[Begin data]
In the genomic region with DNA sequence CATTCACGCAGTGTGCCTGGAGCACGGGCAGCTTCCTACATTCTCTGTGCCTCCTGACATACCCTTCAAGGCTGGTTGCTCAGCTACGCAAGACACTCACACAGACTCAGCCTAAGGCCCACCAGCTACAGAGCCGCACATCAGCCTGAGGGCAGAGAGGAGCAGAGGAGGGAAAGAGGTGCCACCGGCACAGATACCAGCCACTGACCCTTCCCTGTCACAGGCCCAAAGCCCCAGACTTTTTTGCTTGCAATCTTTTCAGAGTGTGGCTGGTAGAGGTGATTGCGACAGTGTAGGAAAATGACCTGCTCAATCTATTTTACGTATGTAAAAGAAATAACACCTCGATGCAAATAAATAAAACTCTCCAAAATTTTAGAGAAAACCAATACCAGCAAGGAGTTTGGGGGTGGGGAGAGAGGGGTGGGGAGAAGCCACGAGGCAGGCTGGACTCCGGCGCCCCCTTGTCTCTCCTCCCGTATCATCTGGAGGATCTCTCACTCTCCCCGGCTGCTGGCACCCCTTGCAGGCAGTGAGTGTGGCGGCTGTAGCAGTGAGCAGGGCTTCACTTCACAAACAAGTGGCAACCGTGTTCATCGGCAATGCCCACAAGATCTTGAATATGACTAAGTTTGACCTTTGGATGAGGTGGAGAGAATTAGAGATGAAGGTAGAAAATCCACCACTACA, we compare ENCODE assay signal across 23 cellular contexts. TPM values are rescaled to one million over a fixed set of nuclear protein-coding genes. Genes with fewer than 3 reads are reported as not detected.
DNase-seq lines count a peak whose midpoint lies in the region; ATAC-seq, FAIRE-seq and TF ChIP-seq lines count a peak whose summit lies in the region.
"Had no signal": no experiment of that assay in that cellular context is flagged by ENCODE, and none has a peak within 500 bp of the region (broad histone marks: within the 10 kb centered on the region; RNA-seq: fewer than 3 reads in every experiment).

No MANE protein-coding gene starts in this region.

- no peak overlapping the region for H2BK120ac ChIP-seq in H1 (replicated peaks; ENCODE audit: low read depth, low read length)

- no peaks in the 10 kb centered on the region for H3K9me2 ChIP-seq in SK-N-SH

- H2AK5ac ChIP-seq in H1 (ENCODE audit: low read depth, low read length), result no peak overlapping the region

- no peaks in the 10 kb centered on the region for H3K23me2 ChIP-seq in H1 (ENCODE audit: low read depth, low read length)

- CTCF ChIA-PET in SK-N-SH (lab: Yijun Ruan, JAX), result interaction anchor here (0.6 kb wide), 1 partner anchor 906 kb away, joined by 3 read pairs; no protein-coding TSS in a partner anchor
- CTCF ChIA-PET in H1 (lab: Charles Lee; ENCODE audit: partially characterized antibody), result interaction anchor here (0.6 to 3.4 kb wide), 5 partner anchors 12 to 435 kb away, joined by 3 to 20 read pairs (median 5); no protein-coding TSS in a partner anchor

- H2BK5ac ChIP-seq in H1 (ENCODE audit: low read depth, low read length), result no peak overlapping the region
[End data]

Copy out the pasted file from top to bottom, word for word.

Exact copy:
In the genomic region with DNA sequence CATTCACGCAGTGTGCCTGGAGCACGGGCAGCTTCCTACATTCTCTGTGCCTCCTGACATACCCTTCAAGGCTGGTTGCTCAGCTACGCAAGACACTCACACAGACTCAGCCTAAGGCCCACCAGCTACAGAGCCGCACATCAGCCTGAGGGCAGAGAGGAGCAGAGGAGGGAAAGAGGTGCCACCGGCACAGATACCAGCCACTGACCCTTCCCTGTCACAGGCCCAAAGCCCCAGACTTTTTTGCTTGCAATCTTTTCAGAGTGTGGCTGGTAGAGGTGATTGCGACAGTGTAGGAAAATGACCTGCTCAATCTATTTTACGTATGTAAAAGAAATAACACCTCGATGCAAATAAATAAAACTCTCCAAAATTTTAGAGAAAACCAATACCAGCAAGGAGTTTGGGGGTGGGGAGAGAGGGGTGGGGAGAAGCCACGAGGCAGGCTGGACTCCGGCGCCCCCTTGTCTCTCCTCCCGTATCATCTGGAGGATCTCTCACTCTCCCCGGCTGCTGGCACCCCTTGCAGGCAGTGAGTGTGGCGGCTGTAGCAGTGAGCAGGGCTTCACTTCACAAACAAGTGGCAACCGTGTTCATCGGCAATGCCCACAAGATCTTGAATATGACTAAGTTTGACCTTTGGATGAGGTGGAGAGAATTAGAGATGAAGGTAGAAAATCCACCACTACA, we compare ENCODE assay signal across 23 cellular contexts. TPM values are rescaled to one million over a fixed set of nuclear protein-coding genes. Genes with fewer than 3 reads are reported as not detected.
DNase-seq lines count a peak whose midpoint lies in the region; ATAC-seq, FAIRE-seq and TF ChIP-seq lines count a peak whose summit lies in the region.
"Had no signal": no experiment of that assay in that cellular context is flagged by ENCODE, and none has a peak within 500 bp of the region (broad histone marks: within the 10 kb centered on the region; RNA-seq: fewer than 3 reads in every experiment).

No MANE protein-coding gene starts in this region.

- no peak overlapping the region for H2BK120ac ChIP-seq in H1 (replicated peaks; ENCODE audit: low read depth, low read length)

- no peaks in the 10 kb centered on the region for H3K9me2 ChIP-seq in SK-N-SH

- H2AK5ac ChIP-seq in H1 (ENCODE audit: low read depth, low read length), result no peak overlapping the region

- no peaks in the 10 kb centered on the region for H3K23me2 ChIP-seq in H1 (ENCODE audit: low read depth, low read length)

- CTCF ChIA-PET in SK-N-SH (lab: Yijun Ruan, JAX), result interaction anchor here (0.6 kb wide), 1 partner anchor 906 kb away, joined by 3 read pairs; no protein-coding TSS in a partner anchor
- CTCF ChIA-PET in H1 (lab: Charles Lee; ENCODE audit: partially characterized antibody), result interaction anchor here (0.6 to 3.4 kb wide), 5 partner anchors 12 to 435 kb away, joined by 3 to 20 read pairs (median 5); no protein-coding TSS in a partner anchor

- H2BK5ac ChIP-seq in H1 (ENCODE audit: low read depth, low read length), result no peak overlapping the region